clock menu more-arrow no yes mobile

Filed under:

D.C. Lawmakers Unleashed -- In 140 Characters or Less

Washington may be the cradle of the careful media message, but Twitter has exploded that etiquette.


If you’ve ever watched a clip of California Republican Rep. Darrell Issa tearing into Democrats about Obamacare or former Secretary of State Hillary Clinton’s lost emails, just imagine what his Twitter feed is like.

Whatever you’re thinking, you’ve got it wrong.

Sure, Issa loves a good bombastic tweet about the issue of the day. But he also posts cuddly pooches on #FridayPuppies, and embarrassing photos of his polyester-clad 1970s self on #TBT.

Washington may be the cradle of the careful media message, but Twitter has exploded that etiquette and has allowed some politicians like Issa to just … be themselves. Enough of them have posted dumb things that their deleted tweets are even being saved for posterity by the Sunlight Foundation.

It’s hard to say how many members of Congress actually tweet, since many fob the task off on their aides. Those members are generally pretty easy to spot; they refer to themselves in the third person, they say nothing particularly interesting and they use a lot of hashtags or end statements with exclamation points (!!).

A few members, however, are legitimately using Twitter. Many of them are even worth following.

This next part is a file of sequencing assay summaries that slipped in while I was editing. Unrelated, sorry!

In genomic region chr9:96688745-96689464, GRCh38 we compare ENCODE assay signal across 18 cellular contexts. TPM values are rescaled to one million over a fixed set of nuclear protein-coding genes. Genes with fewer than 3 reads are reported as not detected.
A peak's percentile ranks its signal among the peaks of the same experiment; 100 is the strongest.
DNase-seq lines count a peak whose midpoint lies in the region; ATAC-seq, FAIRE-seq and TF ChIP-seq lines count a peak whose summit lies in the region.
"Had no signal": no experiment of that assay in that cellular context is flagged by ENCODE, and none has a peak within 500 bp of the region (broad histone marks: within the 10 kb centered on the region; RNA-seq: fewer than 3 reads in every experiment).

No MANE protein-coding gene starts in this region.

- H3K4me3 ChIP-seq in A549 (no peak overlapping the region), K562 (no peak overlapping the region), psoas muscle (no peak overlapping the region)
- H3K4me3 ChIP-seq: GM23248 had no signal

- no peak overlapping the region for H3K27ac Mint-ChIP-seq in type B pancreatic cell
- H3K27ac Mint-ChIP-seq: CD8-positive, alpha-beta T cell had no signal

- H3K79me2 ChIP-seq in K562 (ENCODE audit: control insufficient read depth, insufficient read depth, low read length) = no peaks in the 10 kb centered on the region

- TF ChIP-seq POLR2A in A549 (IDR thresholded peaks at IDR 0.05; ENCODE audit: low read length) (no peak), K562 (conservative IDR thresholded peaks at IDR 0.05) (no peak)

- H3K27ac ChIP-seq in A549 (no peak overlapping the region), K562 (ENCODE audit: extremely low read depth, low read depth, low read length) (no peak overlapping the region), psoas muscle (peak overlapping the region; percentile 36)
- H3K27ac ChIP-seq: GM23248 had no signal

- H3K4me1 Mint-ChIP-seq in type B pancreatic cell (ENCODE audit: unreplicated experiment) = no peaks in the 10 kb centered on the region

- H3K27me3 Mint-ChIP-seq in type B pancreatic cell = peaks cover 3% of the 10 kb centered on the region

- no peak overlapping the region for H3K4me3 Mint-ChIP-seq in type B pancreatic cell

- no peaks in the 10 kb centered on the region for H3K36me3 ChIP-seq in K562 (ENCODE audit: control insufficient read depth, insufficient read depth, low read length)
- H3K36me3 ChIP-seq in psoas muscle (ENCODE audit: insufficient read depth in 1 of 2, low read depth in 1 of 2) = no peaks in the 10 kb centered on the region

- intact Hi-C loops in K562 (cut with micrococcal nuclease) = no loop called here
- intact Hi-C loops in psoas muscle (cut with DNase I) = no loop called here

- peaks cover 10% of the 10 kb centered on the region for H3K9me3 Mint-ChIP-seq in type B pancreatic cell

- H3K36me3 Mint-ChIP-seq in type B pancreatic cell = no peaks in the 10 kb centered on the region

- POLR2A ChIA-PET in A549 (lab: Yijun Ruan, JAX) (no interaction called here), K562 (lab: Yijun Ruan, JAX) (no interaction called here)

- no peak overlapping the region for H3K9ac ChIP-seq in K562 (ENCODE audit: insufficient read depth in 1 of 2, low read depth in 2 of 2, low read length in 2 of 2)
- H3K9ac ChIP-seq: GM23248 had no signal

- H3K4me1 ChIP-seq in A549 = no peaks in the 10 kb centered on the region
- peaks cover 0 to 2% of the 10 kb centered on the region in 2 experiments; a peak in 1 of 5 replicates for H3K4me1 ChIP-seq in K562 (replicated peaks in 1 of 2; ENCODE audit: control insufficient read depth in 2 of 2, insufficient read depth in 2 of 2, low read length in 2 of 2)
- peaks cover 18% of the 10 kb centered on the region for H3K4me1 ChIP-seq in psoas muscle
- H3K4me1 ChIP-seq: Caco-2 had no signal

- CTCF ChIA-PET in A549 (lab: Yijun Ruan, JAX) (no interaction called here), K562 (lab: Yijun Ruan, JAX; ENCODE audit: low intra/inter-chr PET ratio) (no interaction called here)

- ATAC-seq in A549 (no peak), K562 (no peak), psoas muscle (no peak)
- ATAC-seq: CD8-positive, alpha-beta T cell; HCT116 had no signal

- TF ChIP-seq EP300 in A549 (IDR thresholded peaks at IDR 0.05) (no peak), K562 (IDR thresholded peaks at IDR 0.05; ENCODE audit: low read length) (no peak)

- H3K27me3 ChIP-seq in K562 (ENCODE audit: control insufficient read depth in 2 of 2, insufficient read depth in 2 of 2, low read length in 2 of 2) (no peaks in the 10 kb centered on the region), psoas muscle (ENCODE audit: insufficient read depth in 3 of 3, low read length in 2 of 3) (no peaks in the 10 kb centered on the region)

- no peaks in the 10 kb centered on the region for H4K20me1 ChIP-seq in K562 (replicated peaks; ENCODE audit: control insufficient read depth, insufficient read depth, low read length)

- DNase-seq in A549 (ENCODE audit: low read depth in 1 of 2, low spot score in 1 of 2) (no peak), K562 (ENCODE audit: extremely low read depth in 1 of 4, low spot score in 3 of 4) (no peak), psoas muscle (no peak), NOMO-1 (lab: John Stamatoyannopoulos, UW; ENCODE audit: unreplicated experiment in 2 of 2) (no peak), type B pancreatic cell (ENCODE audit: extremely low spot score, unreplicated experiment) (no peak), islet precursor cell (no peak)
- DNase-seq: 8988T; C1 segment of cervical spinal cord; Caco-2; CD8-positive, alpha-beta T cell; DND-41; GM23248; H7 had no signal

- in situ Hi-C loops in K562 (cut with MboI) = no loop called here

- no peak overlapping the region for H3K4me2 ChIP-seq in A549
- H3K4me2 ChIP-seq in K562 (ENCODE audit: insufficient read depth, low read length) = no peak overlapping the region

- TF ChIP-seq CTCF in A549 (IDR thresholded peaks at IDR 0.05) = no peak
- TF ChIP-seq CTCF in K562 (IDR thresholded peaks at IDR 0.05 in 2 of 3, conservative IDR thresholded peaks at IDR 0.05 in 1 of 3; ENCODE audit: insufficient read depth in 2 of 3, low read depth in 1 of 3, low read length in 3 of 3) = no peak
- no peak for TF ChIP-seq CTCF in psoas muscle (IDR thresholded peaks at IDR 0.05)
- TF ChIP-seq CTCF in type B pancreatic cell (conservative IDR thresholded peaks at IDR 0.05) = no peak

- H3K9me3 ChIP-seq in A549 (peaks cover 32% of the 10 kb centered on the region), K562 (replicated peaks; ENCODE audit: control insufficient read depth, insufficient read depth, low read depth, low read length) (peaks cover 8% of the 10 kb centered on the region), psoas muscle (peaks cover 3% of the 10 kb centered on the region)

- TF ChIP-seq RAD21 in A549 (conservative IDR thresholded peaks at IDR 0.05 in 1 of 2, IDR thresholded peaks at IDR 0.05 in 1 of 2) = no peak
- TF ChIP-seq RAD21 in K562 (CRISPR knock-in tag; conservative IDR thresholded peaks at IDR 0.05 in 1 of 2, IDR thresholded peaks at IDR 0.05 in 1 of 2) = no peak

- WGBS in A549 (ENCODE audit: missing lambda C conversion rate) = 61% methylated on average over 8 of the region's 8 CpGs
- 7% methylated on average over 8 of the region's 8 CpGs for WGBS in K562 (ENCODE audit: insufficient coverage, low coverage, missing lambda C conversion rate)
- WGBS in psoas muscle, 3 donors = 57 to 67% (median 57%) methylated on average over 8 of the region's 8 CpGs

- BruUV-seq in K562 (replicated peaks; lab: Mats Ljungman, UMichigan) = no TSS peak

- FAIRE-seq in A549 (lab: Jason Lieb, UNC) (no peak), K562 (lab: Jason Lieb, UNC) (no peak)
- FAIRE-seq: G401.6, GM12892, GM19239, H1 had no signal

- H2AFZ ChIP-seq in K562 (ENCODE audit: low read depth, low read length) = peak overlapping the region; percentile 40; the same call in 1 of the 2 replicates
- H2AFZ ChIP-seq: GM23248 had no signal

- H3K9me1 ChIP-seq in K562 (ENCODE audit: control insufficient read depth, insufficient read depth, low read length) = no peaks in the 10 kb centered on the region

Here, Re/code presents some of the best (or at least most entertaining) Capitol Hill tweeters.

Sen. Cory Booker (@CoryBooker)

The New Jersey senator could legitimately be elected Senate Majority Leader of Twitter.

Booker joined the social media service in the summer of 2008, when he was mayor of Newark, and has posted almost 48,000 tweets since then. The Democrat has discussed his embrace of veganism, gotten into Twitter exchanges with Captain Kirk (a.k.a. @WilliamShatner) and — unlike most members — regularly responds to people on Twitter about various policy issues.

He also loves motivational posters.

Sen. Chuck Grassley (@ChuckGrassley)

Few 81-year-olds have embraced Twitter with as much earnest enthusiasm as Republican Sen. Chuck Grassley of Iowa. His tweets are so riddled with dubious punctuation, misspellings and half-expressed thoughts that no social media manager would ever claim credit.

But Grassley has one of the most entertaining accounts on Twitter. It’s real. And you never know what he’s going to come up with next. If you can even understand what he’s trying to say, which isn’t a given.

Rep. Tammy Duckworth (@tammyduckworth)

Illinois congresswoman Tammy Duckworth has an official account (@RepDuckworth) and a campaign account (@TammyforIL) for her Senate race, but her personal account is so much more interesting. In it, the 47-year-old veteran (and new mom) offers a glimpse of how she balances life at home with a newborn with her duties in Washington.

Sen. Claire McCaskill (@claircmc)

Missouri Senator Claire McCaskill likes to stir things up on Twitter, even though she doesn’t appear to mean to. First, there was the infamous pig-roast tweet, which grossed out some of her vegetarian followers: